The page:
Featuring a line of jackets, shirts and trousers the silhouettes were basic and relaxed, based on geometric shapes. Resist dyeing techniques of bandhani, clamp dyeing and marbeling was added to give variety to the collection.
The fabric base started with crêpe, cotton satin and habutai silks followed by khadi denim/cotton, kala cotton/Jamdani and silks ranged from cotton, crepe, ari silk and organza.
The ensembles had that fabulous rustic charm that was totally irresistible and will appeal to fashionistas who are loyal to the textiles and crafts of the country.
The “Tilla” label by Aratrik Dev Varman displayed some exquisite creations at Lakmé Fashion Week Summer/Resort 2014. Designed from hand-woven Indian fabrics like khadi silk and Chanderi the designer added block prints, roghan work and badla embellishments to add minute glitter to the creations. Inspired by the mogra flower, the clothes were in varied hues that were layered in white and ecru and accessorised with cotton flower buds.
Opening with an ecru crinkle asymmetric midi, the show continued with ink crushed skirt blouse, white tube, a simple fuchsia dress with a beige cover and rose coloured tiered crinkled cape dress. The drawstring grey mini and the black/white print asymmetric cape with a white dress under it were easy on the eye and body, ideal for sizzling hot summers.
Each piece was a vision of beauty on the models as they glided down the ramp. Revealing perfect classic shapes with minute detailing, the collection was ideal for jet setting women as it revealed the perfect blend of layers, textures and design sensibilities.
Aratrik Dev Varman’s ‘Tilla’ label had style and comfort as the basis of the collection and its understated luxury will appeal to women who want to make the maximum impact with minimum effort.
Sayantan Sarkar showcased a high-end line of evening wear christened ‘A Motley Love’ at Jabong Stage during Lakmé Fashion Week Summer/Resort 2014.
The designer stuck to strong colours such as neon kissed pink, grey streaked purple, seductive black, Popsicle orange and fading aqua for a fresh appeal to the silhouettes which blended ethnic influences with international elegance.
Asymmetrical cuts helped balance out the bold hues and added a whimsical touch to each piece. Kurti-dresses, tunics, jackets, tops and pants were the elegantly draped in fabrics like crepe, organza and sheer material and sported several prints both solid as well as see-through in the form of flowers and geometric designs.
The range also catered to the urban man and offered casual-chic blazers, pants, shirts and vests.
The showstopper was well known Bengali actress, Paoli Dam who wore a fabulous flamboyant dress in white and orange which sported splatters of several colours.
Fun, flirty and fresh, Sayantan Sarkar’s collection ‘A Motley Love’ is sure to have any woman swooning, wanting more.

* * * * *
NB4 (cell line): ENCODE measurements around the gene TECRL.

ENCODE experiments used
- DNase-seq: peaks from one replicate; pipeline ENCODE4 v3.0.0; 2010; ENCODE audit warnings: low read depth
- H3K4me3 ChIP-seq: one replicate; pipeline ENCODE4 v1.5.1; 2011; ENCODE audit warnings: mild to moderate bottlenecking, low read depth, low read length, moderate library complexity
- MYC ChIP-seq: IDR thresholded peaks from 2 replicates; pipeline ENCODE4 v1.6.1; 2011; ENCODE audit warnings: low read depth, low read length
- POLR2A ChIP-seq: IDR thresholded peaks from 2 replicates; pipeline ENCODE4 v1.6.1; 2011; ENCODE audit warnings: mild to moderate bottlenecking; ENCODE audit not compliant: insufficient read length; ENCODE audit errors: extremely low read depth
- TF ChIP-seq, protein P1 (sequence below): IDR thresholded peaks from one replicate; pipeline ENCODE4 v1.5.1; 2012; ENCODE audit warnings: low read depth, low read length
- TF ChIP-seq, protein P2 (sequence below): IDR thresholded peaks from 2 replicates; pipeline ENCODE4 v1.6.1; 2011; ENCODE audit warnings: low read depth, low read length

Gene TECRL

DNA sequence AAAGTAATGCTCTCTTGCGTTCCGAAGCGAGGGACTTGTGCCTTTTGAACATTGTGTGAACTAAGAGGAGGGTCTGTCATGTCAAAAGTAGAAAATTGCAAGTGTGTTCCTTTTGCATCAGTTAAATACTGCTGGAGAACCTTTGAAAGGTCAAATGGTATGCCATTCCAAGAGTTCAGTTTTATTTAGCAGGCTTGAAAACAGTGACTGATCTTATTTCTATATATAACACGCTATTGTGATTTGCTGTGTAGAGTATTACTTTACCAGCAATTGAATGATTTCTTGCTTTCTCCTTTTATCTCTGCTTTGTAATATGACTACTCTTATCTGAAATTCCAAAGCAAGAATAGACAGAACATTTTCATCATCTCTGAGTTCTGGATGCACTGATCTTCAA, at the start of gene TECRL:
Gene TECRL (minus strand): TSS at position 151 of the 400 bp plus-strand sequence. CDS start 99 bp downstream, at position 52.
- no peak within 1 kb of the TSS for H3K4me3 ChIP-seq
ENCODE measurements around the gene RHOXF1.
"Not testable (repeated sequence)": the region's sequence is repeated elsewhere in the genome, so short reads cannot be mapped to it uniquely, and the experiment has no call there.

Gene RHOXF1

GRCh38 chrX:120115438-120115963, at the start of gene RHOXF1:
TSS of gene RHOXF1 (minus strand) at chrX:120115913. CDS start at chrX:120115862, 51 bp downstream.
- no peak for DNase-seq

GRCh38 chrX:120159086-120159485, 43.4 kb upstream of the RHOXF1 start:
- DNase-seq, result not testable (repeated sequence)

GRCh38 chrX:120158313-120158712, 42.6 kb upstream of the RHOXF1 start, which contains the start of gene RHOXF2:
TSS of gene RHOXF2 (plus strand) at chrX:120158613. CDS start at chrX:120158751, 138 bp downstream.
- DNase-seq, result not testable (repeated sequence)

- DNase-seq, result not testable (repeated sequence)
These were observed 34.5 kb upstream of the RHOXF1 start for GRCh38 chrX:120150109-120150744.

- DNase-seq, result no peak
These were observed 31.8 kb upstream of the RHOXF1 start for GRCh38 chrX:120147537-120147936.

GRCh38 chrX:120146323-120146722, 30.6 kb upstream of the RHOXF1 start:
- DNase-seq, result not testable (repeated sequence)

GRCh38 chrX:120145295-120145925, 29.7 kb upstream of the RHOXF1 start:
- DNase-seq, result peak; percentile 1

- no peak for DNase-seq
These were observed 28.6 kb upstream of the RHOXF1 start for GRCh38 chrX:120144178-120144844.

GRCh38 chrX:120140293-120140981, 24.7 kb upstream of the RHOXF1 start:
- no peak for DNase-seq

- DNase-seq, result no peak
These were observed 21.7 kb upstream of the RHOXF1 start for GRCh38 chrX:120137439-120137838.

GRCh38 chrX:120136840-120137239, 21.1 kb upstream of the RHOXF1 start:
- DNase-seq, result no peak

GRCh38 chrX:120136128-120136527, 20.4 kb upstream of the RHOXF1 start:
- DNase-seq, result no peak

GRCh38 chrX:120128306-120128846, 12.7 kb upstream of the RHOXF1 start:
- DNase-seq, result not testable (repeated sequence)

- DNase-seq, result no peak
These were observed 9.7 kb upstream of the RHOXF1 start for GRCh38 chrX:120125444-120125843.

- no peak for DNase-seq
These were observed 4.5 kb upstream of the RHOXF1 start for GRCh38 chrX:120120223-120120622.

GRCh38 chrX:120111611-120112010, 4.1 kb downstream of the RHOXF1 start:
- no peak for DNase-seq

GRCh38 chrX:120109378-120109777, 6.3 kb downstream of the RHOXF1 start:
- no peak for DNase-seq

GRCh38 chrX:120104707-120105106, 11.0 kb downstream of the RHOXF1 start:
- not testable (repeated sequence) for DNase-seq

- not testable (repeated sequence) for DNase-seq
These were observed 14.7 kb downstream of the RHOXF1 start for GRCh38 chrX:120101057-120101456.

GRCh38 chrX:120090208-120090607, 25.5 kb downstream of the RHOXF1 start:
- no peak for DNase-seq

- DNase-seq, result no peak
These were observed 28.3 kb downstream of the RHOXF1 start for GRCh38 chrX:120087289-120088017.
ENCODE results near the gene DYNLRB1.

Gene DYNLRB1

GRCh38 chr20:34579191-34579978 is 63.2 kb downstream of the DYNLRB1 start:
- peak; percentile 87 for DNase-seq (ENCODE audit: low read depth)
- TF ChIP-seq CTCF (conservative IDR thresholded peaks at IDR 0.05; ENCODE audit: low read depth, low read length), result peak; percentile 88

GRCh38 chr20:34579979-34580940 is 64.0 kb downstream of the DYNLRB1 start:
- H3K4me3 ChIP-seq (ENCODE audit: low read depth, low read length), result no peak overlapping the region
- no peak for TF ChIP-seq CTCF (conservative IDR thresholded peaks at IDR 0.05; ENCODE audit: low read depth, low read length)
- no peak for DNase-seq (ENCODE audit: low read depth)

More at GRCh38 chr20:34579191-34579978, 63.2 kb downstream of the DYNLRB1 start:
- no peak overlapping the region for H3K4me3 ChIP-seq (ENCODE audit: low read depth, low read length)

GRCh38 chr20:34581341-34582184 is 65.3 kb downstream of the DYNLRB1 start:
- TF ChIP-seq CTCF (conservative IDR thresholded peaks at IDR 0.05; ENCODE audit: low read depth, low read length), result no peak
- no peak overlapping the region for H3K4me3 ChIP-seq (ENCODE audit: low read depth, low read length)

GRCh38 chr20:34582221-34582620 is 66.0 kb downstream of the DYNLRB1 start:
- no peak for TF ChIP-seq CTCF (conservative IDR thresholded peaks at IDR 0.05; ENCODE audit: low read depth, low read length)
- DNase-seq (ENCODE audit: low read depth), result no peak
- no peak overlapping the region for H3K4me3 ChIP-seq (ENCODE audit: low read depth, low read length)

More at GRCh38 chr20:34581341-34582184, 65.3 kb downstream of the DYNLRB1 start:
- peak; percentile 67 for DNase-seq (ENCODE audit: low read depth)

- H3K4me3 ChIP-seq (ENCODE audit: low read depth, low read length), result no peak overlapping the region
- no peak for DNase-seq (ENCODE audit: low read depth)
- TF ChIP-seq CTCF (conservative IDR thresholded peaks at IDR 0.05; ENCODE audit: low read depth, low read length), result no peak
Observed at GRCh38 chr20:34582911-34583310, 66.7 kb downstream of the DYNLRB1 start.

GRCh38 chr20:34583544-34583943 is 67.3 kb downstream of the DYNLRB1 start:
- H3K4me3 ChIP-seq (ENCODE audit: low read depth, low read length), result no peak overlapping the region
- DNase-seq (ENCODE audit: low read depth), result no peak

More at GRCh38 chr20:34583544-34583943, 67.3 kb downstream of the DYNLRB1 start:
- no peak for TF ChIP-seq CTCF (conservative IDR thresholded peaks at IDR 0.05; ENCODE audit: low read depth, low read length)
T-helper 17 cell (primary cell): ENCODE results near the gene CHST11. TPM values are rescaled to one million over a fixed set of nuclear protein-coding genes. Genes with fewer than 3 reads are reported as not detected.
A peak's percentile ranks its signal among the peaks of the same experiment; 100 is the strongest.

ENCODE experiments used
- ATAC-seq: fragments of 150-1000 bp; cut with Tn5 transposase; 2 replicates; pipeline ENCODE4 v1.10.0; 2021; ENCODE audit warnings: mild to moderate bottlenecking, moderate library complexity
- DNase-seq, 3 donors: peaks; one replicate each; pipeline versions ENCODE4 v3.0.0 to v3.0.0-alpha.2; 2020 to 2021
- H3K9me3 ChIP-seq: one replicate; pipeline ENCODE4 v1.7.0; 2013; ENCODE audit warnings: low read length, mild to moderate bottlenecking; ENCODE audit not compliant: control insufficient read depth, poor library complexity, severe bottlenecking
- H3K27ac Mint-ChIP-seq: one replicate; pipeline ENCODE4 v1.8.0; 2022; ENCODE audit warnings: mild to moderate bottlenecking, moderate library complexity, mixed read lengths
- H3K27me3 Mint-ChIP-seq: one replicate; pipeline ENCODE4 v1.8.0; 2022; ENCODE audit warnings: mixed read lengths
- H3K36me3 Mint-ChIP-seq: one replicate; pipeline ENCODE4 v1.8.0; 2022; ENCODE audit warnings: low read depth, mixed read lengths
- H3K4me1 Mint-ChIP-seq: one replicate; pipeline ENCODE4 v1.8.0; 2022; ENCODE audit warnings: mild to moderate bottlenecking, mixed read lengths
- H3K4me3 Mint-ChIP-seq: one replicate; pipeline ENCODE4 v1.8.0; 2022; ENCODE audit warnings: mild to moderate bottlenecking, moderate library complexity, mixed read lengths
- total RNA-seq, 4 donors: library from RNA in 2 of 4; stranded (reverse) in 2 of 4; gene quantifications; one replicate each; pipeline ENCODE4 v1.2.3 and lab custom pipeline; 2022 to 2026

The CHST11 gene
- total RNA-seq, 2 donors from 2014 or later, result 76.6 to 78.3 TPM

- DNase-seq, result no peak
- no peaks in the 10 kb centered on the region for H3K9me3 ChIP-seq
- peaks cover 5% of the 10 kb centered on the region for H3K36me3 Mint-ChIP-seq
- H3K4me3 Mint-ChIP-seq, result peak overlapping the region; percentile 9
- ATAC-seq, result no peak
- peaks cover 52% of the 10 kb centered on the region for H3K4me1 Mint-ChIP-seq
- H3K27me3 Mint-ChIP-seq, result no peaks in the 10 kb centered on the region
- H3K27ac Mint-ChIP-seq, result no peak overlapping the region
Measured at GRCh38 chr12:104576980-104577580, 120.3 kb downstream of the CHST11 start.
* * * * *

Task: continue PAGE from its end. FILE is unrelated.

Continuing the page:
Sonam and Paras Modi under their label ‘SVA’ showcased a fabulous, rich, rustic-chic collection titled ‘Kasi’ at Lakmé Fashion Week Summer/Resort 2014.
The range inspired by India’s cultural heritage comprised saris, tunics, blouses, cropped tops, skirts and jumpsuits fused together with western silhouettes for an edgy, soulful appeal.
Summer hues of tangerine, light yellow, bright beige, blood red, dusky gold and blinding white dominated the colour palette, reminiscent of diverse Indian spices in rich natural fabrics.
Sticking to fabric embellishments, the designers used colour accents, panels, pleats and material beads to contour each piece and further used sheer fabrics along with clean cut-outs at the back to add a sensual touch.
A piece that stood out was a translucent sari over a jumpsuit that is perfect for a woman who is not shy of experimenting.
The showstopper, Bollywood star pretty and petit Amrita Rao graced the runway in a gorgeous shimmering dress with see-through material used for gathers at the bottom.
Sultry and sophisticated the collection ‘Kasi’ from the ‘SVA’ label by Sonam Modi and Paras Modi is sure to leave the urban Indian diva’s wardrobe well stocked.
The Development Commissioner of Handlooms, The Ministry of Textiles Government of India in association with Clothing Manufacturers Association of India presented the rich Indian weaves by Anita Dongre. This initiative for Promotion of Handlooms in Modern Retail was thanks to Smt. Zohra Chatterji, IAS Secretary (Textiles).
Known for her many experiments with textiles, Anita Dongre ended Day Three at Lakmé Fashion Week Summer/Resort 2014 with her utterly breathtaking pastel collection called “Varanasi Weaves” which was a tribute to the traditional Indian fabrics. Inspired by the hand-woven cottons of Varanasi, Anita’s show was a visual treat of prêt separates for textile and fashion lovers.
Giant white floral cut-outs framed the archway to the ramp. Opening the display with the melodious Geetu Hinduja who regaled the audience with foot tapping folk tunes throughout the show, the evening was set for some great fashion.
The gorgeous Dia Mirza glided down the catwalk in an ethereal self designed lemon lehenga and long sleeved blouse followed by models wearing waisted full-sleeved dress and maxi. Soon there were pretty pastel sections that offered a mélange of creations.
Prét separates with hints of couture touches had a boho luxe look. The beauty of the Varanasi weaves was perfectly highlighted in the pencil skirts, stately column gowns and then gradually moved to floor skimming skirts and cropped tops, worn with flared pants.
Colours were vibrant and rich as old rose, powder blue, buttercup yellow were teamed with nude, dull gold and of course pure white.
Embroidery was tonal with beadwork and gentle shimmer highlighting the ensembles. Self designed fabrics in a variety of combinations were turned into pleated maxi skirt, plunge neck zigzag weave gowns, swallow tail maxis, embellished boleros and off- shoulder blouses. A hint of transparency was evident in gowns with mini inners or sheer lean kurtas over layered flowing pants and embroidered blouses matched with palazzos. Long sleeved tube gowns, paper bag skirts with tailored shirts and draped white/blue shaded skirt were part of the beauties on the runway. Silhouettes moved from straight and lean to flares with sensuous volumes.
Men’s wear was stylishly perfect with frayed-edged or unstructured jackets in white linen, waistcoats, sheer shirts, kurtas, bundgalas, dhotis and slim trousers.
Weaving a multi-faceted story of contemporary fashion laced with traditional weaves, Anita Dongre’s “Varanasi Weaves” presented by the Development Commissioner for Handlooms, Ministry of Textiles Government of India in association with Clothing Manufacturers Association of India was a fascinating summer offering to women and men who value timeless fast forward fashion.